Wireworm (Coleoptera: Elateridae) genomic analysis reveals putative cryptic species, population structure, and adaptation to pest control
Andrews, K.R., Gerritsen, A., Rashed, A., Crowder, D.W., Rondon, S.I., van Herk, W.G., Vernon, R., Wanner, K.W., Wilson, C.M., New, D.D., Fagnan, M.W., Hohenlohe, P.A., Hunter, S.S. (2020). Wireworm (Coleoptera: Elateridae) genomic analysis reveals putative cryptic species, population structure, and adaptation to pest control. Communications Biology, [online] 3(1), http://dx.doi.org/10.1038/s42003-020-01169-9
Plain language summary
Wireworms, the larvae of click beetles (Coleoptera: Elateridae), are agricultural pests that are causing increasing economic damage to cereal, potato, and vegetable crops worldwide. In BC, Alberta, Montana, and the Pacific Northwest, some of the most important pest species belong to the genus Limonius, particularly L. californicus, L. infuscatus, and L. canus. The biology of these species is poorly understood, and they are difficult to separate morphologically. This paper presents results of a project led by the University of Idaho, in which specimens of all three species, collected from different Provinces and States, were sequenced and compared. This produced the first genome assembly of a pest wireworm (L. californicus), and, using genome-wide markers (RADseq) and genome skimming, allowed for an investigation of the population structure and phylogenetic relationships of these three species across this area. It appears that both L. californicus and L. infuscatus are comprised of genetically distinct but morphologically indistinguishable groups, and these species could therefore be considered cryptic species complexes. Genome scans for selection also provide evidence for adaptation associated with different pesticide treatments in an agricultural field trial for L. canus. These results demonstrate that genomic tools can help in the development of effective wireworm control strategies. These data can potentially be used to develop species-specific primers that can be used for rapid, PCR-based species identification. Together with ongoing research, led by AAFC, into the development of new sex pheromones for these species, such ID tools will significantly increase our ability to manage these pests.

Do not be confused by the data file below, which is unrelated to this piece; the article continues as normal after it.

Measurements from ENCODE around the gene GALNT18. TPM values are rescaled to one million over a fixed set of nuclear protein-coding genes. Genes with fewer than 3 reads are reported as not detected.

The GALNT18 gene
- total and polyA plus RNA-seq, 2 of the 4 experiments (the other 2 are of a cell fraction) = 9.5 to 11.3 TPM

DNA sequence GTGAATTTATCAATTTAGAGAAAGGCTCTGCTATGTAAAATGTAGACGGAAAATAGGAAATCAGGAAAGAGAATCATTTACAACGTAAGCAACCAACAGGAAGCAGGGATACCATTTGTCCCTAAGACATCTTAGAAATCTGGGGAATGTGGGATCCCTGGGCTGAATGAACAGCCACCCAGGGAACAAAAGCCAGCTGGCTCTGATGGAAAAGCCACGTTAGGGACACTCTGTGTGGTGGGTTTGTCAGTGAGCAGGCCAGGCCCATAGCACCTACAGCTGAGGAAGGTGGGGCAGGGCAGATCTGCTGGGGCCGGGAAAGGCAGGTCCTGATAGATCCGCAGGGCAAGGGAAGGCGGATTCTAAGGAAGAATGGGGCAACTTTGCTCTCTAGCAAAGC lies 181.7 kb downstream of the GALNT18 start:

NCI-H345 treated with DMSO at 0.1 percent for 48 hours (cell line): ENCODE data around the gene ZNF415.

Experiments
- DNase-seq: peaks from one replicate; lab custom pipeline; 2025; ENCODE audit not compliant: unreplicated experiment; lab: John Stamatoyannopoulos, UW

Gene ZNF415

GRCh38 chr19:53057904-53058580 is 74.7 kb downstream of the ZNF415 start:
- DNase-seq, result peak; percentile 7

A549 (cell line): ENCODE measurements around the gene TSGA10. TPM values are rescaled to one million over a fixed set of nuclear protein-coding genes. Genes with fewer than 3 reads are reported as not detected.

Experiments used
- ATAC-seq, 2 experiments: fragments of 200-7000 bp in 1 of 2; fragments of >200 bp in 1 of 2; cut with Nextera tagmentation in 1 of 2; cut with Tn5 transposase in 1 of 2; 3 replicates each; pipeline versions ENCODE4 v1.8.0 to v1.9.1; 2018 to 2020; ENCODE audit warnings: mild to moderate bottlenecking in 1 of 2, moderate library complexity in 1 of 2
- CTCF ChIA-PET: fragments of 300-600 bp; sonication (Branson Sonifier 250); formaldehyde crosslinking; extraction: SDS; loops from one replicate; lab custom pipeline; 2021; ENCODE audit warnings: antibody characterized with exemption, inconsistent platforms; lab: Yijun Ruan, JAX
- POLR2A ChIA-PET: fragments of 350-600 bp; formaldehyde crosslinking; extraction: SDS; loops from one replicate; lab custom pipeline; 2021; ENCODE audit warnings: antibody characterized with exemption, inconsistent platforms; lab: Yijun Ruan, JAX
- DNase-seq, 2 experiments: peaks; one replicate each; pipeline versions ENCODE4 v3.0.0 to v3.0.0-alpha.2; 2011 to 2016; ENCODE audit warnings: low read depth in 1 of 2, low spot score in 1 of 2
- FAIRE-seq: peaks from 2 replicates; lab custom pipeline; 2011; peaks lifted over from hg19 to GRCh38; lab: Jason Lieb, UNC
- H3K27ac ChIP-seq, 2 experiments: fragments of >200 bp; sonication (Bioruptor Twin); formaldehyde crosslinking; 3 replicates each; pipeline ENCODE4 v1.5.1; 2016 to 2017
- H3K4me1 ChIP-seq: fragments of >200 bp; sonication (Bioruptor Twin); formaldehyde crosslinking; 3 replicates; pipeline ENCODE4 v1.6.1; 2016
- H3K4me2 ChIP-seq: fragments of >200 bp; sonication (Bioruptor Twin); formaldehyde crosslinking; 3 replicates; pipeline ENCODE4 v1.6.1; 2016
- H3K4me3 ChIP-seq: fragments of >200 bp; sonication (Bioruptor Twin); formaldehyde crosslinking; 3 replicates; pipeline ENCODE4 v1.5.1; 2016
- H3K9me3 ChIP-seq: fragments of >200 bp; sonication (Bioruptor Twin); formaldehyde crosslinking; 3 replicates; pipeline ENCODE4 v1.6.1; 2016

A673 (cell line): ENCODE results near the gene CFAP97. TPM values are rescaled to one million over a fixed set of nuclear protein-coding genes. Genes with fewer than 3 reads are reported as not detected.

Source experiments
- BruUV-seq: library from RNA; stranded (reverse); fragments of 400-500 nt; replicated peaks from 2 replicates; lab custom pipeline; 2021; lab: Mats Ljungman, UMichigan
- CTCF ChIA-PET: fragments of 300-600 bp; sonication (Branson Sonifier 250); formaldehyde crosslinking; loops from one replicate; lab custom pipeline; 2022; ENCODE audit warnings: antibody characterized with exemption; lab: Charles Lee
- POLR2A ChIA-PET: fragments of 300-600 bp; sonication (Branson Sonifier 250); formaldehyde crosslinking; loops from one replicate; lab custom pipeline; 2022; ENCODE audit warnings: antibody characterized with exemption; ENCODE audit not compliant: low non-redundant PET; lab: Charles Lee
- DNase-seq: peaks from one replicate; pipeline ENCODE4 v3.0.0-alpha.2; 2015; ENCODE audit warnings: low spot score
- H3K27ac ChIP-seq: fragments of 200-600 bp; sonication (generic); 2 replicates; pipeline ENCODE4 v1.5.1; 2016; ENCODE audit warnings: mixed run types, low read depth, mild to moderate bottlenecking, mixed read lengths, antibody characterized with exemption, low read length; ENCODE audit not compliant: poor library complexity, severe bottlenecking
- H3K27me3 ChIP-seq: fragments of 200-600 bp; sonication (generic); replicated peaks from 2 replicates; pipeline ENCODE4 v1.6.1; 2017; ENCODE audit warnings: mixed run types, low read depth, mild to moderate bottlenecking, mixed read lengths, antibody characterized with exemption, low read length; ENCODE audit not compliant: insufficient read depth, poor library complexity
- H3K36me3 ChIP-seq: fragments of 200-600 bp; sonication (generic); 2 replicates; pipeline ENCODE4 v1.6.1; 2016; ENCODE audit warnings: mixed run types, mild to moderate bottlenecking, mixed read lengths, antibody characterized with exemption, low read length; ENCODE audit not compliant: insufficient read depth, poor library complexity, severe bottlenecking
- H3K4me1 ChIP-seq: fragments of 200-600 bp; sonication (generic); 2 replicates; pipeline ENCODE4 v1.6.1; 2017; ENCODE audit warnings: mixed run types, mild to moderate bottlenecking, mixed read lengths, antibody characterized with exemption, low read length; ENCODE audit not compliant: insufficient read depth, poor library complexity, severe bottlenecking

The larvae of click beetles (Coleoptera: Elateridae), known as “wireworms,” are agricultural pests that pose a substantial economic threat worldwide. We produced one of the first wireworm genome assemblies (Limonius californicus), and investigated population structure and phylogenetic relationships of three species (L. californicus, L. infuscatus, L. canus) across the northwest US and southwest Canada using genome-wide markers (RADseq) and genome skimming. We found two species (L. californicus and L. infuscatus) are comprised of multiple genetically distinct groups that diverged in the Pleistocene but have no known distinguishing morphological characters, and therefore could be considered cryptic species complexes. We also found within-species population structure across relatively short geographic distances. Genome scans for selection provided preliminary evidence for signatures of adaptation associated with different pesticide treatments in an agricultural field trial for L. canus. We demonstrate that genomic tools can be a strong asset in developing effective wireworm control strategies.